Salient. Victoria University Student Newspaper. Volume. 33, Number 10. 8 July, 1970
The worst thing that can happen to an actor attempting to play Richard III, is to be faced by an audience who has seen Laurence Olivier in the role. Whether one agreed with it or not becomes immaterial against the sheer magnetism of Olivier's performance. I can recall no finer moment in the theatre than his first entrance. Prayer book in hand, he walked down the deep set in the St. James Theatre, stretching the silence before his opening "Now is the winter of our discontent" to an almost unbearable length. The nonchalant, almost mischievously happy, tossing of the prayer book over his head before he spoke set the whole tone of the performance. It seemed to suggest that if Shakespeare wanted a single-minded study of evil, he would get it. Everything, including the kitchen cess-pool was thrown in. The result was gay, witty, vile, terrifying, and unremitting in its headlong drive. One could not help thinking, even then, that any actor following him in the role could call on very few tricks that Olivier himself had not used.
Matthew O'Sullivan takes a novel approach that had not occurred to me. He makes him a bore. Rarely have I seen a performance that used so many techniques of staging, timing, movement and posture to so little effect. For the timing is excellent, and physically he manages very well to convey the impression that his body is a distortion, and an echo of his warped ambition. The voice is a good one, although I can only come back to my favourite theme, that it is a 'radio voice'. God forbid that I should want a return to 'face-acting', but, like Archie Rice in Osborne's The Entertainer, MR O'Sullivan seems completely dead behind the eyes. Three hours of po-faced acting (relieved occasionally by a planted grimace) is not my idea of fun.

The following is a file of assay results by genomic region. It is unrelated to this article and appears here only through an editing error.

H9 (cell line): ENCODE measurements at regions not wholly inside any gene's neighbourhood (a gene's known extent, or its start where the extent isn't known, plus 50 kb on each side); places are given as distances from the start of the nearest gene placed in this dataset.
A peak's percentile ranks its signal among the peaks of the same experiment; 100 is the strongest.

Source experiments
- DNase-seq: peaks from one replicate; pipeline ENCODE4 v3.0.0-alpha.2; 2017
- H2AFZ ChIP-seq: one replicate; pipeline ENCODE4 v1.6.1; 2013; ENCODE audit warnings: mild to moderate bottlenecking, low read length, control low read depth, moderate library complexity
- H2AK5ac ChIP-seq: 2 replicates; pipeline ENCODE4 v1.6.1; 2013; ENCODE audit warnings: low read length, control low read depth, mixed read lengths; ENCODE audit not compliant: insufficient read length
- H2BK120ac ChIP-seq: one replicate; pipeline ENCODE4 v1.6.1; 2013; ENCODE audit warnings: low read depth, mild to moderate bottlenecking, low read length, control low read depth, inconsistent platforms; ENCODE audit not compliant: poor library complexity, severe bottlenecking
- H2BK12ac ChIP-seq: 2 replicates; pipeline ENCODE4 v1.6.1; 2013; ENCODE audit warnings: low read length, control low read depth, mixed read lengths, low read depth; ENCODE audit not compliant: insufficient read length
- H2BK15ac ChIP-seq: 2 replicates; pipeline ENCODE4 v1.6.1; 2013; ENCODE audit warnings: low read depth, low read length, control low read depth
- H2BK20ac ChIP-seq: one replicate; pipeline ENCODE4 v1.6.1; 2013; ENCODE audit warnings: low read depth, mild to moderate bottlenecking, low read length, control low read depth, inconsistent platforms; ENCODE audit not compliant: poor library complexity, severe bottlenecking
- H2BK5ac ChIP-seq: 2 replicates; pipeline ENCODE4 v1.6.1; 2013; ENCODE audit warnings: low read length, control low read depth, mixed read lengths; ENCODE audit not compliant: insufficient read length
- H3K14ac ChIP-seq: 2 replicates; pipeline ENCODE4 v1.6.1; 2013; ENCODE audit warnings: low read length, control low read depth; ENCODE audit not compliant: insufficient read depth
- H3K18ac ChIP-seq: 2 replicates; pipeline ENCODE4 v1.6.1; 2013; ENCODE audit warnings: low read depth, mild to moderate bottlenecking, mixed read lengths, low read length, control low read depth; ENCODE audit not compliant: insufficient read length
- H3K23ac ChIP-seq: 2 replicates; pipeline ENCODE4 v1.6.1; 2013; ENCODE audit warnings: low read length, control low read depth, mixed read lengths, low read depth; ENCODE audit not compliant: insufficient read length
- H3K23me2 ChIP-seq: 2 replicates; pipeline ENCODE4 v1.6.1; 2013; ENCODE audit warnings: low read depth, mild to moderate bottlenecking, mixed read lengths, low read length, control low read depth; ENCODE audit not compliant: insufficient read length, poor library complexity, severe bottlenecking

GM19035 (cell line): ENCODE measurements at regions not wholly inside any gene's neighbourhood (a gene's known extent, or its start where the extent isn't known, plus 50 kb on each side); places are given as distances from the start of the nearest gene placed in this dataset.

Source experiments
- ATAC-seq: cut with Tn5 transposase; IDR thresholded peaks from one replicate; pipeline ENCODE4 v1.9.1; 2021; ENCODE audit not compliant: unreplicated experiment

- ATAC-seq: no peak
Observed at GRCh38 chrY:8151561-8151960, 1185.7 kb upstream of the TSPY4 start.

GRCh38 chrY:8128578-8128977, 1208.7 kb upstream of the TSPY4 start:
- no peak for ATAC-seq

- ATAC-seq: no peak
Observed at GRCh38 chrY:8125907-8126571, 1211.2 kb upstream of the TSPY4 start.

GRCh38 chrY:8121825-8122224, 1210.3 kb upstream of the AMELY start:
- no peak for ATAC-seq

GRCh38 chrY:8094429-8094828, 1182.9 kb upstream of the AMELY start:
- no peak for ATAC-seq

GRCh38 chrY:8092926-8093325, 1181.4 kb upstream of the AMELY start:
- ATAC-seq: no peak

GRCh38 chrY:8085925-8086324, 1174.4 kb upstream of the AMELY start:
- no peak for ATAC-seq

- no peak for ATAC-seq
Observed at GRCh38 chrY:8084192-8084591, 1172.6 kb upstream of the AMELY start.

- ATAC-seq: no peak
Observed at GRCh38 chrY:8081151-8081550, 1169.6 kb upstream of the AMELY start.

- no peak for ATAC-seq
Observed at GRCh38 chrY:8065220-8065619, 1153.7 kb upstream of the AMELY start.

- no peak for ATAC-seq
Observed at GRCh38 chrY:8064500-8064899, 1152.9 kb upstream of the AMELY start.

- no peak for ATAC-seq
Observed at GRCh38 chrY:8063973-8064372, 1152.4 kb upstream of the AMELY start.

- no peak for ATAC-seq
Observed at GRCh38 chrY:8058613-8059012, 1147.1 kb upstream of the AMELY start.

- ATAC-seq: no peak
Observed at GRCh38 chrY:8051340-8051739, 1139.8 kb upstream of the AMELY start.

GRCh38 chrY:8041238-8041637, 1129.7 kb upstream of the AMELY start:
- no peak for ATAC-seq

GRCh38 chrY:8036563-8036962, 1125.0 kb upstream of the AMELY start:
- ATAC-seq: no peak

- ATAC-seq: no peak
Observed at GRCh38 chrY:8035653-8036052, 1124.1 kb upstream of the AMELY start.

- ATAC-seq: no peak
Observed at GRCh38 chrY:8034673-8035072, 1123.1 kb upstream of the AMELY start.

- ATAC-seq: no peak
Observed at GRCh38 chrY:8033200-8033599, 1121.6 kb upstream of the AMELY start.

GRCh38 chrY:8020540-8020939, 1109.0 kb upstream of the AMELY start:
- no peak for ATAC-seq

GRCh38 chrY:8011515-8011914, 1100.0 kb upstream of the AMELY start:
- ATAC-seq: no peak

What makes the three hours pass fairly quickly, is the meticulously outlined production. Here, unlike Philip Mann's MacBeth, the actors have not been subordinated towards the general thrust of the production. Both are more in tune here, and we are, perhaps because of this, more readily able to forgive weaknesses in some of the minor roles.
This production should not, of course, have been staged at Unity Theatre. It has too much energy, too great a sweep for the confines of Unity's shoe-box theatre. The set, a strongly-built one, had a set of stairs on either side of the stage leading directly upstage of a platform, with a sort of inner stage (rather cramped) on the ground level. The costumes, which were beautifully attuned to the production and well designed, also suffered from the proximity of the audience. Jeans, dyed a sort of dun colour to give them texture, failed to take on the anticipated effect and remained what they were, dyed jeans.
This was a pity, for this is a very good production, that cries out for the kind of treatment that any self-respecting city should be able to give it. Instead we are too aware of the mechanics of the production and we are rarely swept up in the action. This was most vividly borne out in the final fight-scenes, which are surely the most dangerous ever staged in Wellington. I am putting money on the hunch that before this review appears, someone will have done either an actor or a member of the audience some sort of grievous harm. These moments became highlights of the production but, of course, for quite the wrong reasons The entire audience, I am sure, were in a complete panic worrying about the safety of the friends and relatives and the odd critic or two.
Very few theatre groups in Wellington could boast an opening night that was so smooth, so confident, so free of the usual tentative qualities we are accustomed to. Down to the tiniest roles, and here I refer to the utterly charming children, the cast exuded confidence. A joy indeed to hear the youngsters, John Lowe, Steven Bowen, Lyn Fletcher and, particularly, David Gottlieb saying their lines as if they actually understood every word of them.